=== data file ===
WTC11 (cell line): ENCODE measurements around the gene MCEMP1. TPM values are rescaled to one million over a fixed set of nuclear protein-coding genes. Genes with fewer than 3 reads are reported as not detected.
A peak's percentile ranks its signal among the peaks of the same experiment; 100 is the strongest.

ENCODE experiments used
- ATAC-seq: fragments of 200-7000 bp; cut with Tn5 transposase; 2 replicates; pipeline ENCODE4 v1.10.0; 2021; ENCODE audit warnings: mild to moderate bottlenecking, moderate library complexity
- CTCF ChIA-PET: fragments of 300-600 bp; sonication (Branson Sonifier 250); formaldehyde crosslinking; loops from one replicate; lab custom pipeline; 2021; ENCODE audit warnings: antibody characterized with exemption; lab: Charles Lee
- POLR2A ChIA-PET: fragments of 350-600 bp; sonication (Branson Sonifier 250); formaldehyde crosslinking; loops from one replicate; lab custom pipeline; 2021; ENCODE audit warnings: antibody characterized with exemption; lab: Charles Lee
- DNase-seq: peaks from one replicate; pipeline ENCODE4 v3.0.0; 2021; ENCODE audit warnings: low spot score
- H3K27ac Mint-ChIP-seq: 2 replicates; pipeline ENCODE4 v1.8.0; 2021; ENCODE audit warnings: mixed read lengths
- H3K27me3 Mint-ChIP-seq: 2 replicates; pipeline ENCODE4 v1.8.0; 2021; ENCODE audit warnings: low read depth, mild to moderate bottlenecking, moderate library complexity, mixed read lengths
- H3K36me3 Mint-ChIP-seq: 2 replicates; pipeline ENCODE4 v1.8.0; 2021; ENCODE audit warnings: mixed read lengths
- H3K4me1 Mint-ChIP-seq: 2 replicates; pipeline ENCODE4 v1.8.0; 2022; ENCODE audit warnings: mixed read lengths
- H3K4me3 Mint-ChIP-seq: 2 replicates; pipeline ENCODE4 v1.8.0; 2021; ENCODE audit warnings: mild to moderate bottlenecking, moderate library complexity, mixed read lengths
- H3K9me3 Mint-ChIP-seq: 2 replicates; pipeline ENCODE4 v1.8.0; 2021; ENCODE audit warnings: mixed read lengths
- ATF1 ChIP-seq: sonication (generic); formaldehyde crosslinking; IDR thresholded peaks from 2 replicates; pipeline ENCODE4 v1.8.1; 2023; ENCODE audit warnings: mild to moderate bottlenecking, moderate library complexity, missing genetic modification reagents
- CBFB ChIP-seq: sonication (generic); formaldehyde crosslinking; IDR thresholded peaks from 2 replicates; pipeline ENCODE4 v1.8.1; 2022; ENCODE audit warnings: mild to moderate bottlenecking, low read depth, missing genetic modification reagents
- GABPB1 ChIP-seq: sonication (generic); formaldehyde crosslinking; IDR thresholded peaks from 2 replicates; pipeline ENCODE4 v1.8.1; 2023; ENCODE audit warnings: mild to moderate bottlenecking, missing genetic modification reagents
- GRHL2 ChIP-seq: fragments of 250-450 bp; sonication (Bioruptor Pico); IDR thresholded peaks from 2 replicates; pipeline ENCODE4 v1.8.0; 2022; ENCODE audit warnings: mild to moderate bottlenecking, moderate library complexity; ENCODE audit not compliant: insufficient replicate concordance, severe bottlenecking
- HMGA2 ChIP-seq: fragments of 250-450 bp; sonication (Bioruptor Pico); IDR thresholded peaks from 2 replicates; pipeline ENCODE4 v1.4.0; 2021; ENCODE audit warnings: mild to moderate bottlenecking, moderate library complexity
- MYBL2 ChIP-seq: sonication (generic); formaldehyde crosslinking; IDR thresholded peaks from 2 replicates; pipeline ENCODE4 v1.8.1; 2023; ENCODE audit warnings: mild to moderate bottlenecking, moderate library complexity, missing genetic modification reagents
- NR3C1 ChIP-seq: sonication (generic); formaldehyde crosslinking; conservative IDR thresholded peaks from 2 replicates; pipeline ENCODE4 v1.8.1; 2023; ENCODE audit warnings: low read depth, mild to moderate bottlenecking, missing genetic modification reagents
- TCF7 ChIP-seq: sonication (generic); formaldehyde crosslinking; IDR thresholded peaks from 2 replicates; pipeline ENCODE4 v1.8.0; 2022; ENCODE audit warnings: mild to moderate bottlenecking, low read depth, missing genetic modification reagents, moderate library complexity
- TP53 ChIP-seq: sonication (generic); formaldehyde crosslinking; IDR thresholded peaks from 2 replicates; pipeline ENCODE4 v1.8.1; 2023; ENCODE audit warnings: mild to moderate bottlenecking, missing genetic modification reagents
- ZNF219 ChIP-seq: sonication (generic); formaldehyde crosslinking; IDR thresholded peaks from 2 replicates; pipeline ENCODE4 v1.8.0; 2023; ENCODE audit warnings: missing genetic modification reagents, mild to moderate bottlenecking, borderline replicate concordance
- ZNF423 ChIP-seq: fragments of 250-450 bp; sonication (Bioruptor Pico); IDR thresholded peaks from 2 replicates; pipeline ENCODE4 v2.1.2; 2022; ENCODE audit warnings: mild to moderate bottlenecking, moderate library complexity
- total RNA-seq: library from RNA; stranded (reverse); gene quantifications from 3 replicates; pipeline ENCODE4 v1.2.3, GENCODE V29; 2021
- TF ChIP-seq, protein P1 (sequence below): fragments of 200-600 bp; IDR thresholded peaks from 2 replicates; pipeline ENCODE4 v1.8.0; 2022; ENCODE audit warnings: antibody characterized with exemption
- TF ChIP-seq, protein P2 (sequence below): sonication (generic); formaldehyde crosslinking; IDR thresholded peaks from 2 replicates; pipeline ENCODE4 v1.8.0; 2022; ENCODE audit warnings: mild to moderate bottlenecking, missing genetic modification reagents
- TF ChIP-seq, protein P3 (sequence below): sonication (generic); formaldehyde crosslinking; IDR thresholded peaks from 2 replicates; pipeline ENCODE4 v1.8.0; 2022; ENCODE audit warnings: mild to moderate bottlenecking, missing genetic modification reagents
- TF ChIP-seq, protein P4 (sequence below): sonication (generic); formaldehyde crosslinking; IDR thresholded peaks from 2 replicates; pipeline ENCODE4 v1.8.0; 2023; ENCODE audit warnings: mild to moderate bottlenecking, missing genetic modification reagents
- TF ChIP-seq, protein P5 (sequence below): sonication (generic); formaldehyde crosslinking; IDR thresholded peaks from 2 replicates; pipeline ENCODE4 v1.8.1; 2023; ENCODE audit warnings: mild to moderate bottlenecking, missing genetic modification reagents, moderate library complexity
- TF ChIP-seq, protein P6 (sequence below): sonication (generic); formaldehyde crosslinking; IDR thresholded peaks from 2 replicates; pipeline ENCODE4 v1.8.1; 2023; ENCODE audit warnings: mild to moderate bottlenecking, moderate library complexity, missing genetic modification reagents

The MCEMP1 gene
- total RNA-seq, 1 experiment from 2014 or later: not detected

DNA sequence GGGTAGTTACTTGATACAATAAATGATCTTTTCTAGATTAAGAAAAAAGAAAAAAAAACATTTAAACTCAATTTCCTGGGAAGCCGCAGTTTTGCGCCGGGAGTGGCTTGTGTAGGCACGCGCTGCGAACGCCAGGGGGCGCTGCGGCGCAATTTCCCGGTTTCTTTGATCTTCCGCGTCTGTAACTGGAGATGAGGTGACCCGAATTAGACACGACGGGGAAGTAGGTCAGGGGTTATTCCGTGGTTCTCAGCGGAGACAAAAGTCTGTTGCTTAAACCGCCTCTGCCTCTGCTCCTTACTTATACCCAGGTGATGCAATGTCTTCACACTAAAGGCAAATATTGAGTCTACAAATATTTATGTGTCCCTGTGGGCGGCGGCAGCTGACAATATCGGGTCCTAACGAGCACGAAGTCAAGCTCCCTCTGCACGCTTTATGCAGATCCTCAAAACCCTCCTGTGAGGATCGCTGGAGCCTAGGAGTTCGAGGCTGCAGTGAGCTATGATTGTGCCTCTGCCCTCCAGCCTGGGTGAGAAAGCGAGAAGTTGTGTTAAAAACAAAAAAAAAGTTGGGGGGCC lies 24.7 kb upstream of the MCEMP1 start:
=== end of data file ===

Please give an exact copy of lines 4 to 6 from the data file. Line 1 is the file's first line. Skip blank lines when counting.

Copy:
- ATAC-seq: fragments of 200-7000 bp; cut with Tn5 transposase; 2 replicates; pipeline ENCODE4 v1.10.0; 2021; ENCODE audit warnings: mild to moderate bottlenecking, moderate library complexity
- CTCF ChIA-PET: fragments of 300-600 bp; sonication (Branson Sonifier 250); formaldehyde crosslinking; loops from one replicate; lab custom pipeline; 2021; ENCODE audit warnings: antibody characterized with exemption; lab: Charles Lee
- POLR2A ChIA-PET: fragments of 350-600 bp; sonication (Branson Sonifier 250); formaldehyde crosslinking; loops from one replicate; lab custom pipeline; 2021; ENCODE audit warnings: antibody characterized with exemption; lab: Charles Lee